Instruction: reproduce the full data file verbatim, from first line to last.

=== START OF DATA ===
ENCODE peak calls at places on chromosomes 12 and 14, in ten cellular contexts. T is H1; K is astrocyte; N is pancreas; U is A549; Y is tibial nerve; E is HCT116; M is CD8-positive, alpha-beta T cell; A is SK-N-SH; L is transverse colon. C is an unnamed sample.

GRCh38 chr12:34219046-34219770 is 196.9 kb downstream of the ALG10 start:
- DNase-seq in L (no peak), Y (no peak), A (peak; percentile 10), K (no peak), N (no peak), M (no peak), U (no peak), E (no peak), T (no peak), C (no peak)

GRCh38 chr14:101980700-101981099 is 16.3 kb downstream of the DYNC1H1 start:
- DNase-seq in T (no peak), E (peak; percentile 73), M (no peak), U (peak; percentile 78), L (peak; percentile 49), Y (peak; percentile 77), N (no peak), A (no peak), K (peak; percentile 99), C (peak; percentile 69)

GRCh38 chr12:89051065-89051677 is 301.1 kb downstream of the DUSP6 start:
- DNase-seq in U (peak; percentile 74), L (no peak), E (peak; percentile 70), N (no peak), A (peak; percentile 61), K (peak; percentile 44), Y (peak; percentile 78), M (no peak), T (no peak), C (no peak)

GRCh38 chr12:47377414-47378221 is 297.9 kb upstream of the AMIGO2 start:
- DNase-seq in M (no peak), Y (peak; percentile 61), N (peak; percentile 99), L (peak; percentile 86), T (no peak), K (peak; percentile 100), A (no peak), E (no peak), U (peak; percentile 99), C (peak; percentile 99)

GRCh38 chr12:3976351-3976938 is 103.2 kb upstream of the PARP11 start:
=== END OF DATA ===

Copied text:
ENCODE peak calls at places on chromosomes 12 and 14, in ten cellular contexts. T is H1; K is astrocyte; N is pancreas; U is A549; Y is tibial nerve; E is HCT116; M is CD8-positive, alpha-beta T cell; A is SK-N-SH; L is transverse colon. C is an unnamed sample.

GRCh38 chr12:34219046-34219770 is 196.9 kb downstream of the ALG10 start:
- DNase-seq in L (no peak), Y (no peak), A (peak; percentile 10), K (no peak), N (no peak), M (no peak), U (no peak), E (no peak), T (no peak), C (no peak)

GRCh38 chr14:101980700-101981099 is 16.3 kb downstream of the DYNC1H1 start:
- DNase-seq in T (no peak), E (peak; percentile 73), M (no peak), U (peak; percentile 78), L (peak; percentile 49), Y (peak; percentile 77), N (no peak), A (no peak), K (peak; percentile 99), C (peak; percentile 69)

GRCh38 chr12:89051065-89051677 is 301.1 kb downstream of the DUSP6 start:
- DNase-seq in U (peak; percentile 74), L (no peak), E (peak; percentile 70), N (no peak), A (peak; percentile 61), K (peak; percentile 44), Y (peak; percentile 78), M (no peak), T (no peak), C (no peak)

GRCh38 chr12:47377414-47378221 is 297.9 kb upstream of the AMIGO2 start:
- DNase-seq in M (no peak), Y (peak; percentile 61), N (peak; percentile 99), L (peak; percentile 86), T (no peak), K (peak; percentile 100), A (no peak), E (no peak), U (peak; percentile 99), C (peak; percentile 99)

GRCh38 chr12:3976351-3976938 is 103.2 kb upstream of the PARP11 start: